Mastitis Round 1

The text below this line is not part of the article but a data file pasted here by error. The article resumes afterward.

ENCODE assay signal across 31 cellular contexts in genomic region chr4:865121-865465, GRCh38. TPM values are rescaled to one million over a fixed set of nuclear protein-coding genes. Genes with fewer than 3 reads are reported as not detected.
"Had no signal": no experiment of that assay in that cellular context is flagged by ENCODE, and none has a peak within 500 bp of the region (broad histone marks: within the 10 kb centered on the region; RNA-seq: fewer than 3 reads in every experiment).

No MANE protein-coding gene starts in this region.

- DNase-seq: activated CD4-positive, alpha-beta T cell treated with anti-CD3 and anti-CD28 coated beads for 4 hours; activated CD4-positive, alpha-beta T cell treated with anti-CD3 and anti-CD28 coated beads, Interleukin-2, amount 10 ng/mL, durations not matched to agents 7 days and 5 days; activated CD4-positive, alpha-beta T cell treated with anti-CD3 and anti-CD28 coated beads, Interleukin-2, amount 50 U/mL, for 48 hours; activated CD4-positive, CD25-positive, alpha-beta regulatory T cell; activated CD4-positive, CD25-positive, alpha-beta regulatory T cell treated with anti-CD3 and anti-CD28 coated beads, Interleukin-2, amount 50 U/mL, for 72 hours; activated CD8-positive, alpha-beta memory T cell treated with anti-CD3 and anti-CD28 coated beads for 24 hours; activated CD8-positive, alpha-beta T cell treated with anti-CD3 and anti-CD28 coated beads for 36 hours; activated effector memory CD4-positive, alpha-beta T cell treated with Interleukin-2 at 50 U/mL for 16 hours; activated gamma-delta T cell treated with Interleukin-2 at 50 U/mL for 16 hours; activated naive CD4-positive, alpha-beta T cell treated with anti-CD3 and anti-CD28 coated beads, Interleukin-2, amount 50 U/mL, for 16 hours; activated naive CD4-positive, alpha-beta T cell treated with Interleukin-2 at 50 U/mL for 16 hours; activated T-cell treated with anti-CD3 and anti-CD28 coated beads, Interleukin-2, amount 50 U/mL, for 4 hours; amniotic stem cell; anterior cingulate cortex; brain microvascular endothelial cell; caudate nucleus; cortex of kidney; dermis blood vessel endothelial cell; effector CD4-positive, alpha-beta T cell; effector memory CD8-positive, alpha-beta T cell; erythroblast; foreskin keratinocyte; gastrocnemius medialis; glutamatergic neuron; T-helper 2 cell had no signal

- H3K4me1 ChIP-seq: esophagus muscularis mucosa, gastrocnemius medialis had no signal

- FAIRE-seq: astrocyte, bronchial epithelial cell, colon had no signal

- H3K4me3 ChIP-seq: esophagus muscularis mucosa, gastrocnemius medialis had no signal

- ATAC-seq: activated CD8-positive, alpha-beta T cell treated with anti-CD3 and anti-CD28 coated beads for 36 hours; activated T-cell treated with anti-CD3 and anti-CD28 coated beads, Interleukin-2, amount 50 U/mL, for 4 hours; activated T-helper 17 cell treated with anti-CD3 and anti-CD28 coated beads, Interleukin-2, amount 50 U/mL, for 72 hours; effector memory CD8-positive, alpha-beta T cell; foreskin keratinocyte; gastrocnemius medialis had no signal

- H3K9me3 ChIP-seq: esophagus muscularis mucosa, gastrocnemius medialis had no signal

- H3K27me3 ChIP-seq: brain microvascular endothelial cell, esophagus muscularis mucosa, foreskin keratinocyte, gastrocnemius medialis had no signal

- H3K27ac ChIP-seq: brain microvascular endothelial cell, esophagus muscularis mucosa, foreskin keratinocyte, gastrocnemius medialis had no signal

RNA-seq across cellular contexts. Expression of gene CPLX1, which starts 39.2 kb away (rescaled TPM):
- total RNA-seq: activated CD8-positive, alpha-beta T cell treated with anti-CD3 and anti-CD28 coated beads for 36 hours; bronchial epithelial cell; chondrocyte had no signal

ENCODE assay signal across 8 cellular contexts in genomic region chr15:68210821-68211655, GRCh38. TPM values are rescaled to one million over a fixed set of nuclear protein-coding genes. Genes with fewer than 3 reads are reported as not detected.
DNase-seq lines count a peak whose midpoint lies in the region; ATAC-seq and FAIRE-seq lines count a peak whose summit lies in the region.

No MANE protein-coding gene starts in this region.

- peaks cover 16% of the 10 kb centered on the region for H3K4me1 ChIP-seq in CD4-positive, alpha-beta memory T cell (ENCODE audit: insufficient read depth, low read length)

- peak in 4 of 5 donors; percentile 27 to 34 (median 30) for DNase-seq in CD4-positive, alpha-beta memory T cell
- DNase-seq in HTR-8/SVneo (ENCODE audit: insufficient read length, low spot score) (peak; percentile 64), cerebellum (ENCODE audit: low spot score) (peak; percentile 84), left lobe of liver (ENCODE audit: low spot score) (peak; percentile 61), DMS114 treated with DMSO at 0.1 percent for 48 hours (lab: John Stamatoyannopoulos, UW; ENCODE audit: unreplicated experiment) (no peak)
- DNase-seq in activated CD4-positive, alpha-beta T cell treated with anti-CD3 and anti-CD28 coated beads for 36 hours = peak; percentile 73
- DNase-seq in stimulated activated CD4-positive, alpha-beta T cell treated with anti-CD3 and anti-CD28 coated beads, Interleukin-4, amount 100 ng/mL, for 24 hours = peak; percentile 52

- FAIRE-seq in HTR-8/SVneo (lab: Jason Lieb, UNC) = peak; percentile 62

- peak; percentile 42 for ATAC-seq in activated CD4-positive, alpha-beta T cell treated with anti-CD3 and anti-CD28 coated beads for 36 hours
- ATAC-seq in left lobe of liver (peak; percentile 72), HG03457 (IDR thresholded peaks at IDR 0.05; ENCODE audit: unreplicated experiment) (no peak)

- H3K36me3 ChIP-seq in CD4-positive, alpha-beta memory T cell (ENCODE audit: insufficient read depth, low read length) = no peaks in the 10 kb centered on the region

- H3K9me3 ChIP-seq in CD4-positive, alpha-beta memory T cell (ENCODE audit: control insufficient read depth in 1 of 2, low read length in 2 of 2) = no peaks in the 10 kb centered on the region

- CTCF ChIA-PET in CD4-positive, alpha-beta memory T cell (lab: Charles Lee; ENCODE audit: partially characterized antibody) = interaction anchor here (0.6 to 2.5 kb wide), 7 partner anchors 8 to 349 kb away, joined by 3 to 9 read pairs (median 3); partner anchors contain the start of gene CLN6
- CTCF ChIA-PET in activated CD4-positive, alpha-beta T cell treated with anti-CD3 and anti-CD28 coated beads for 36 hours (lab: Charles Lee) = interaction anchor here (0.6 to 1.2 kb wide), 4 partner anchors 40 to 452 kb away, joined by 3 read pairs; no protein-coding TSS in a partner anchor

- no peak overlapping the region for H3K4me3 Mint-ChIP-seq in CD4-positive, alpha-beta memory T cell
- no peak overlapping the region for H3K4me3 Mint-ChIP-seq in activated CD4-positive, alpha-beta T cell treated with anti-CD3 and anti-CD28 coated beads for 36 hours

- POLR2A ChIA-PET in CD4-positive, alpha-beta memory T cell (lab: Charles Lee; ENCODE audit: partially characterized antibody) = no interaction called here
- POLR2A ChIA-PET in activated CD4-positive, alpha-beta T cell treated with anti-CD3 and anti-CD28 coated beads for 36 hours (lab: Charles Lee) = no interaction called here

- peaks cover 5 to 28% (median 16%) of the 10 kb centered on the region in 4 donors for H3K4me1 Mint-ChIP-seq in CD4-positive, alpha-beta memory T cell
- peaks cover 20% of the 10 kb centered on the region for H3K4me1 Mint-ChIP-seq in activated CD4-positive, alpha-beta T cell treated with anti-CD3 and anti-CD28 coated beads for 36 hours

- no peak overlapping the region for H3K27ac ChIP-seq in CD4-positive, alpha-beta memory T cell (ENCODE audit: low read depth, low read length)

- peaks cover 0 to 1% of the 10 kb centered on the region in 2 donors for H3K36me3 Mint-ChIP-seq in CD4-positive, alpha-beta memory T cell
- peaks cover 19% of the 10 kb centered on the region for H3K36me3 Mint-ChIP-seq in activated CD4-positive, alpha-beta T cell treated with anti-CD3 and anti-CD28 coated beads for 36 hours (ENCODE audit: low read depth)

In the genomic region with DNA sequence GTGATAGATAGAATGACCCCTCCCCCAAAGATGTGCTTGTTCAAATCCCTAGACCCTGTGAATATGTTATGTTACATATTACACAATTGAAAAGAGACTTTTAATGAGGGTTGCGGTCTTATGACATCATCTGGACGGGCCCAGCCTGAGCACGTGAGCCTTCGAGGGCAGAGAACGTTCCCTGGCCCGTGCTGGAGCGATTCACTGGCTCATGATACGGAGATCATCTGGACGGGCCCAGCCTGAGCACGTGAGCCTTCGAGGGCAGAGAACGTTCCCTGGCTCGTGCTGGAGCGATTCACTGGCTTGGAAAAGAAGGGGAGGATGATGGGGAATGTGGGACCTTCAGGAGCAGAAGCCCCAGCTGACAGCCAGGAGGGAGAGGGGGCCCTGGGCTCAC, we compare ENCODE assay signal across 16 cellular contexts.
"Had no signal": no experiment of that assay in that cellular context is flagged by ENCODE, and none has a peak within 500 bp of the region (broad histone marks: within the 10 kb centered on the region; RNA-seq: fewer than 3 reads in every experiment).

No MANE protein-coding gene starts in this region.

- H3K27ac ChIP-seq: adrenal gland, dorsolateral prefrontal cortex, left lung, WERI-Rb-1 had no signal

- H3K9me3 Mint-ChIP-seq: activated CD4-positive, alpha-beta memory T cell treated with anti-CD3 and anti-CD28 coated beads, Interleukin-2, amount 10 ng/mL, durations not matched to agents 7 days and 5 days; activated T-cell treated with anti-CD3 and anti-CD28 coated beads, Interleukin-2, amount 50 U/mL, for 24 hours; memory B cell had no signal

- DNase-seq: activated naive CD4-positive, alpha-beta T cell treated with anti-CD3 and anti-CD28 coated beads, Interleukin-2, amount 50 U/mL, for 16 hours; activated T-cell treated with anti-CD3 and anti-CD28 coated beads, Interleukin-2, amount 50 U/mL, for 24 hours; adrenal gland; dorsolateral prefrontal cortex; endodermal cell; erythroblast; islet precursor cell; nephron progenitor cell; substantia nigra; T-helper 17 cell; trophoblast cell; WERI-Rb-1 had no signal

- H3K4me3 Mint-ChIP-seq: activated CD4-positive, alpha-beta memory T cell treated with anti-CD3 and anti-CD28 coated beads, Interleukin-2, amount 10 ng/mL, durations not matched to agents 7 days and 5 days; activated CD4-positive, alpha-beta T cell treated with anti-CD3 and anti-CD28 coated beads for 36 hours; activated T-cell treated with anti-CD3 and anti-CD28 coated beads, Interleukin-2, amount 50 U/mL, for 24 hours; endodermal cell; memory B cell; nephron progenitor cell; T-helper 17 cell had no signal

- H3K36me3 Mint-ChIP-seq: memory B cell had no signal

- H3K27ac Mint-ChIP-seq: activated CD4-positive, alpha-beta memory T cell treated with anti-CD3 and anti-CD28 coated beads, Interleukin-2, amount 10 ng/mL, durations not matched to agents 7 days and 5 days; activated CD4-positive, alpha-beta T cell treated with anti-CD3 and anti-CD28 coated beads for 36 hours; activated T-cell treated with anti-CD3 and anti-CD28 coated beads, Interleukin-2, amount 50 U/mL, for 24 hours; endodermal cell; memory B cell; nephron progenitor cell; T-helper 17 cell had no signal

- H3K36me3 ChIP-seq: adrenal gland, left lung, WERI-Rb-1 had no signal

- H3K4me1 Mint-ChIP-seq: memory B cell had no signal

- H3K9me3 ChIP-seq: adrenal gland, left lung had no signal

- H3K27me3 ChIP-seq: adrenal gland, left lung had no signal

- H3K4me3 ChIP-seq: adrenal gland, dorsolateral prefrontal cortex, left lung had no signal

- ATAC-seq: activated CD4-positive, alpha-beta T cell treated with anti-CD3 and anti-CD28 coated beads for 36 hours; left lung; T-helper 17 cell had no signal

When I had my 6 week postpartum check up I was feeling great! I was producing more than enough milk. I had a large reserve in my freezer and was nursing every 2-3 hours. It was going so nicely. Violet and I walked up the hill to the hospital for my appointment enjoying the nice autumn weather. (It was about a 15 minute walk to the hospital) My Dr. told me that my body was healing nicely and that I could resume my normal activities. I was thrilled. Violet and I walked back home from the hospital and enjoyed a nice nap together. Violet was scheduled for her first well baby check up the next day. That night I started feeling like I was getting a cold. My head started to hurt and I felt weak and feverish. I thought maybe I was just tired. I went to bed early only to wake up 2 hours later with cold chills. I took my temperature and realized I had a fever of 103.9! I woke up my husband terrified that I had the flu and that I was going to give it to our baby. He brought me some tylenol and cool rags to put on my head. I got online to search what to do when breastfeeding while sick. I found that I should continue as the antibodies in the milk would help her fight off whatever I had. I put on a surgical mask just for added protection. Side note: It is common in Japan for people to wear surgical masks when they are sick so as not to infect the people around them. When I first arrived in Japan I thought it was so strange to see people walking around with masks on.) That night my fever continued to hand around 102-103. I felt achy throughout my whole body and felt like I couldn’t stand up. But I kept nursing my little angel hoping she would sleep longer than 2 hours at a time so that I could rest. At around 3AM my right breast started hurting extremely badly. Every time Violet nursed it felt like a thousand pins and needles stabbing me through my nipple. She started crying too because she wasn’t getting enough milk out. I woke up my husband again and asked him to get my book. he knew exactly which book I meant. In the first few months of Violet’s life “my book” meant The Complete Book of Breastfeeding by Sally Wenkos Olds. I kept that book hand at all times. He went to retrieve it from the living room and brought it back to me in bed. After some reading I realized that I probably had a plugged duct. The rest of the night I kept trying to feed her hoping it would clear itself out without turning into mastitis. By the time it was time for Violet’s appointment I was exhausted and overwhelmed. My husband dropped us off at the hospital for her check up and had to get to work. We got in and got checked in for her appointment. Because Japan has socialized medicine (which by the way, I LOVE!) everyone with a baby around 1 month old was there for their check up. There is no specific appointment time. It goes by order of arrival. So you just sit and wait until you are called. Sometimes it goes quickly, other times it does not. This was one of the times when it did not go quickly. Violet kept wanting to nurse and I was still using nursing covers at that time. She kept pulling it off and I was getting sweaty from my fever breaking and so I gave up on the cover. I sat in the waiting room with my shirt half open and let her drink. When it was finally our turn the Dr. checked out Violet and said she was perfectly healthy and gaining weight at a normal rate. He was pleased with her breastmilk intake and told me we were doing a great job. Then he finally looked into my eyes and saw how tired I was. He asked if I was ok and I told him what was going on. He immediately called upstairs to the OBGYN ward and asked if they could see me. They were no longer seeing patients but the head midwife said she would check my breast for me if  I came up. So we walked up the stairs and waited to be seen by the midwife. She came out and I recognized her from my prenatal visits. She, thankfully, was not the nipple twisting nurse from the previous story. One of the administrative clerks came in to hold Violet while the midwife felt around my breast. She said that there was definitely a clog and most likely mastitis. She called the OBGYN and had consulted with him over the phone. He decided to call in a prescription for antibiotics and suggested that the midwife massage my breast to get the clog out. She asked me if I that sounded ok. Massage! Sure why not! I quickly agreed. Then she informed me that this was going to be extremely painful and was I sure I wanted to go ahead. I thought about the pain I was having already and decided it would be better to get the clog out and done with. So the torture began. She was as kind and gentle as she could be but honestly, this hurt worse than my 73 hour drug free labor! She started from under my arm and worked inward manually expressing milk from my nipple. She found the clog and started to massage that area. She twisted and pulled on my breast until finally, at last, my milk was once again spraying from my nipple and the other 5 holes on my areola.I felt a like a huge weight had been lifted off my body. Poor Violet cried the whole time and I am sure that helped my milk let down. Once she saw the milk spraying she cried even harder like she was saying, “Hey I have been waiting for that! Don’t waste it!” So they let me feed her back in the exam room until she was satisfied. The pain continued while I nursed her even though the clog was gone. She told me that was because of the infection. She assured me that the best way to heal was to keep nursing through the pain. So that is what we did.